Court of Appeal Help Guide > Criminal Matters > Appellant Guidebooks > Summary Conviction Appeal Guidebook

Guidebook for Summary Conviction Appeals


1.1 Before you start

This online guide explains how to appeal from a decision of the Court of Queen’s Bench on a summary conviction appeal on your own.

Before you go ahead with your appeal, it is a good idea to find out whether you can get legal aid through Legal Aid Saskatchewan. You should call the Legal Aid office nearest you. You can find a list of legal aid offices here:


If you have been refused legal aid and do not have enough money to hire a lawyer, you might be able to get a court-appointed lawyer or pro-bono lawyer.

1.2 Reasons for appealing a decision of the Court of Queen’s Bench on a summary conviction appeal

The purpose of a summary conviction appeal is not to retry your case. You cannot ask the court to hear the evidence again to determine whether you should have been found guilty. A summary conviction appeal can only proceed:

  • with leave (permission) from the Court of Appeal; and 
  • if the Court of Queen’s Bench judge made an error of law.

Leave (permission) to appeal

The Court of Appeal will only give you leave to appeal a summary conviction appeal decision from the Court of Queen’s Bench if the question of law raised in your appeal is an important one. A question of law will generally be more important if answering it will affect cases in addition to your case. Even where it only affects your case, a question of law could be found to be important where the merits of your case are strong – in other words, where you have a good chance of succeeding on your appeal. If the question of law that you raise only affects your case and you do not have a good chance of success, the Court of Appeal may not give you leave to appeal.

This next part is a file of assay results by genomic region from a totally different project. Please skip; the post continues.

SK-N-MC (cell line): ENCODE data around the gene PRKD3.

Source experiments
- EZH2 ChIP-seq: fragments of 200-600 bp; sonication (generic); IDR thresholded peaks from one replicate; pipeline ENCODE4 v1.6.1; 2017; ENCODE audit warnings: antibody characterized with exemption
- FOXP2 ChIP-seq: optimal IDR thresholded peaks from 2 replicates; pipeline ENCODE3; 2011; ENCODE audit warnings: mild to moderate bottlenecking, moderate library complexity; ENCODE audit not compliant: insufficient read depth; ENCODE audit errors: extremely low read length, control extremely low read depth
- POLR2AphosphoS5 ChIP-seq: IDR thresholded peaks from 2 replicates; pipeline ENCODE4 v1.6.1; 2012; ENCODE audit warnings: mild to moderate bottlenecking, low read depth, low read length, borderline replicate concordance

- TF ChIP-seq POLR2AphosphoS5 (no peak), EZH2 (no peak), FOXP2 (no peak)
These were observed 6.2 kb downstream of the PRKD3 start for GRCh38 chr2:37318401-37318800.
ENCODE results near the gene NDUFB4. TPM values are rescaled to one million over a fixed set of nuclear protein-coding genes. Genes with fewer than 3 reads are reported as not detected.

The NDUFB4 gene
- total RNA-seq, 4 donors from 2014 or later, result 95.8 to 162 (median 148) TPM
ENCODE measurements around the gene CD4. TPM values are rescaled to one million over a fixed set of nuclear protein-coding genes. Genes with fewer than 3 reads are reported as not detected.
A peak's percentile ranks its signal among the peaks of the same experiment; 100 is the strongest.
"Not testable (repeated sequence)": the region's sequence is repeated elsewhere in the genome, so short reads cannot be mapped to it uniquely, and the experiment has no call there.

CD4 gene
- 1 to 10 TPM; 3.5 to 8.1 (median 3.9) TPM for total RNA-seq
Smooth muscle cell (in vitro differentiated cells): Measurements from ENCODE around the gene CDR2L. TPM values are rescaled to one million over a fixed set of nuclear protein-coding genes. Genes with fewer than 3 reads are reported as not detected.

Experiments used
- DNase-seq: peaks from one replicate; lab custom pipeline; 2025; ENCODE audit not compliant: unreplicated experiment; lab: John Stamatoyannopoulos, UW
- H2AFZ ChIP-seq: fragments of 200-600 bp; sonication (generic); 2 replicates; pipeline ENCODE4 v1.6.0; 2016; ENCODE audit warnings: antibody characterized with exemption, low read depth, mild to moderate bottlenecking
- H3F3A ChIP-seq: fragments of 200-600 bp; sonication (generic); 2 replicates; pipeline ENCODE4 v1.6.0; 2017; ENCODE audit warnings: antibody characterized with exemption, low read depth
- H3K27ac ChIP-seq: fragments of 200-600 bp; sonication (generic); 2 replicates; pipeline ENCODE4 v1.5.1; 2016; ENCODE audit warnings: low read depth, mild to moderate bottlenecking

Error of law

A summary conviction appeal must be based on an error of law made by the summary conviction appeal court (the Court of Queen’s Bench). An incorrect application of a legal principle or standard of review by the Court’s Queen’s Bench and an incorrect decision by the Court of Queen’s Bench about whether the Provincial Court made the right decision about a violation of your constitutional rights are both examples of errors of law in this context.



Next - Step 2
File a Notice of Appeal